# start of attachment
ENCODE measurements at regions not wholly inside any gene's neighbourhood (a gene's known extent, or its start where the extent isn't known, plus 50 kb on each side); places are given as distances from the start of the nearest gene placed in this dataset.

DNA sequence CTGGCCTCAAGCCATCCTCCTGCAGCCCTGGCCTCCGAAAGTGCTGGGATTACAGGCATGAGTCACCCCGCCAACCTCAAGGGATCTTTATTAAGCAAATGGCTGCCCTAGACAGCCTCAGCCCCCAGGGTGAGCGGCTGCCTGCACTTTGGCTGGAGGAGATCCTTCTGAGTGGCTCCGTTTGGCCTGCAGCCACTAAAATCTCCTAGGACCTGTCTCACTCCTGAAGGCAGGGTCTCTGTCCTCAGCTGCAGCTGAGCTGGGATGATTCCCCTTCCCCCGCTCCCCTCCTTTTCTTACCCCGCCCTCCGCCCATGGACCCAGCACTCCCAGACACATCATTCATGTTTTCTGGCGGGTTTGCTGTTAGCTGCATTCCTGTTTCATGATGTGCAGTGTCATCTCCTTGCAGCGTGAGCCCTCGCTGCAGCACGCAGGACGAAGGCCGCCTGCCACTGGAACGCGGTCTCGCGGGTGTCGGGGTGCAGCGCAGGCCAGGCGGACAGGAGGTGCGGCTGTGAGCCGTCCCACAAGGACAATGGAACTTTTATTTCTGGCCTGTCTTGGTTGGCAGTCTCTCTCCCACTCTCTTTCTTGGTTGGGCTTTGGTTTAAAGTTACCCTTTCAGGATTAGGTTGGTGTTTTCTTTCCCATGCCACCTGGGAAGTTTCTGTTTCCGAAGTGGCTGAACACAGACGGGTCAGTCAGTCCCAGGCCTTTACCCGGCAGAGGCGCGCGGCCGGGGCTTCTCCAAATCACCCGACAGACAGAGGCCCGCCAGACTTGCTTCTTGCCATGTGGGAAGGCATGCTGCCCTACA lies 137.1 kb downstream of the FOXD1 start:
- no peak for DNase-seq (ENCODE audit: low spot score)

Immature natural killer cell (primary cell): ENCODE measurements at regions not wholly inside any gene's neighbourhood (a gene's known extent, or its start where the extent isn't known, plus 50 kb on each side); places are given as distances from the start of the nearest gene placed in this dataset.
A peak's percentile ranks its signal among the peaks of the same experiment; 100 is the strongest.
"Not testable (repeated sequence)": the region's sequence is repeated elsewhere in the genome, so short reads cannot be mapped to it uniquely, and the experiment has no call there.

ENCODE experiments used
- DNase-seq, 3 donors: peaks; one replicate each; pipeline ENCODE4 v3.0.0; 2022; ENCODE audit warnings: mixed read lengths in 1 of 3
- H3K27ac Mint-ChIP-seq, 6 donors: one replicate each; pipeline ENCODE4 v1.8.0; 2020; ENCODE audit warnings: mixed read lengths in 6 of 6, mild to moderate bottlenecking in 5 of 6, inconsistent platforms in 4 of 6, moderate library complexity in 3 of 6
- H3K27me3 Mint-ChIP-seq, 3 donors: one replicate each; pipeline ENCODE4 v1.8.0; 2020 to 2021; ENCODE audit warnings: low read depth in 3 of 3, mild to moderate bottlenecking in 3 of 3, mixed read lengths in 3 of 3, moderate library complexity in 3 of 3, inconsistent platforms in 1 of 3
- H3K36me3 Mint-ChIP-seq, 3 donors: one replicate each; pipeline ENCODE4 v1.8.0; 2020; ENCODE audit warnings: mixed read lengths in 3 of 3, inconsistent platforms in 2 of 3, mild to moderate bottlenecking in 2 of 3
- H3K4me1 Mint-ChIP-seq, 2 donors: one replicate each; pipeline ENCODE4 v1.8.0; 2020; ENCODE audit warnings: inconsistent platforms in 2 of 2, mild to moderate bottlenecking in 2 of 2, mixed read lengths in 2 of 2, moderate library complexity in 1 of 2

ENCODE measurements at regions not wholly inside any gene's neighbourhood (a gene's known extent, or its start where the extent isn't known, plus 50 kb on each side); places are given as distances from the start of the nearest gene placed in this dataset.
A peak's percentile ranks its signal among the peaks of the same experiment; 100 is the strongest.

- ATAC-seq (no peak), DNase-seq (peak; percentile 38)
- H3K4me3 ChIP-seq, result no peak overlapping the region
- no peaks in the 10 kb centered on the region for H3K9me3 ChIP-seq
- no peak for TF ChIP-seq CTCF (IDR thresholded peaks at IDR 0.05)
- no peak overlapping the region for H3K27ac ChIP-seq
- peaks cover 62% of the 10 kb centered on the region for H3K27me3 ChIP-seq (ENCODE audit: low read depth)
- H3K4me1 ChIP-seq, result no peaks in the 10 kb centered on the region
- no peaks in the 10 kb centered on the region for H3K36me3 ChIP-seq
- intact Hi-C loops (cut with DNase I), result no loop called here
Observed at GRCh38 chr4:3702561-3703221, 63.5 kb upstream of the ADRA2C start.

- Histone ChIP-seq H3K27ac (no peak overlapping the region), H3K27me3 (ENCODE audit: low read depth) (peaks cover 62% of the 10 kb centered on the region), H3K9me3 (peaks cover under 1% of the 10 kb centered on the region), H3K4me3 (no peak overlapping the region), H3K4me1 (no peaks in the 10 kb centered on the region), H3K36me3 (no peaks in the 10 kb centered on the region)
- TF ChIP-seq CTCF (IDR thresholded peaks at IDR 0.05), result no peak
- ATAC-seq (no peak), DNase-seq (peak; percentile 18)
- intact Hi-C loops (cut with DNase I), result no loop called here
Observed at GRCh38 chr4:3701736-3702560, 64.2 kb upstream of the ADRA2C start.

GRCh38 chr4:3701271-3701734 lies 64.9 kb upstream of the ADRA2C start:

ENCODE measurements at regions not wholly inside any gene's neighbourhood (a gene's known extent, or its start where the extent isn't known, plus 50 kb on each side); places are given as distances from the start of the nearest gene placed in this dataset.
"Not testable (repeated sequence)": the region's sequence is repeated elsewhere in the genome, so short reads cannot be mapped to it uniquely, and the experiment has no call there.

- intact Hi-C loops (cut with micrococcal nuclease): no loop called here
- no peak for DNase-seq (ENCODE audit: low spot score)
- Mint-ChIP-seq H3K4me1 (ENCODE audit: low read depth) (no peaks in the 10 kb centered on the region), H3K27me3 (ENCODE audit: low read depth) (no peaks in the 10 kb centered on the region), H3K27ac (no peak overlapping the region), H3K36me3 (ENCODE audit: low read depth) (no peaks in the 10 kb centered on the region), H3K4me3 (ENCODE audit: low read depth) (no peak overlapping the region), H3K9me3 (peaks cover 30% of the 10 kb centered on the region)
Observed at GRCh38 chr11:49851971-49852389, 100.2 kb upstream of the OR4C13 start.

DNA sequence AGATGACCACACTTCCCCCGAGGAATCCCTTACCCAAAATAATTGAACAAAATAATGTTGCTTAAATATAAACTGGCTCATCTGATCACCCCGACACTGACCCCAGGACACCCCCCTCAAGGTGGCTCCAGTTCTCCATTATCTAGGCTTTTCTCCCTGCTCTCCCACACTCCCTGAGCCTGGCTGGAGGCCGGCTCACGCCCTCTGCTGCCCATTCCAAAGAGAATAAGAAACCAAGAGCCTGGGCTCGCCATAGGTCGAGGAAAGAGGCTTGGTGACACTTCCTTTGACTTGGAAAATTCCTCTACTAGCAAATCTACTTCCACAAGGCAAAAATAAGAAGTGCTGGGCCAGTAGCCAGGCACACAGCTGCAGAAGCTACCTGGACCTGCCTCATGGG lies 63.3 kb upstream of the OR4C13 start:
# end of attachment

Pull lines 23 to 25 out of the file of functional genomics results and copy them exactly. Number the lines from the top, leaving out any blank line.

- intact Hi-C loops (cut with DNase I), result no loop called here
Observed at GRCh38 chr4:3702561-3703221, 63.5 kb upstream of the ADRA2C start.

- Histone ChIP-seq H3K27ac (no peak overlapping the region), H3K27me3 (ENCODE audit: low read depth) (peaks cover 62% of the 10 kb centered on the region), H3K9me3 (peaks cover under 1% of the 10 kb centered on the region), H3K4me3 (no peak overlapping the region), H3K4me1 (no peaks in the 10 kb centered on the region), H3K36me3 (no peaks in the 10 kb centered on the region)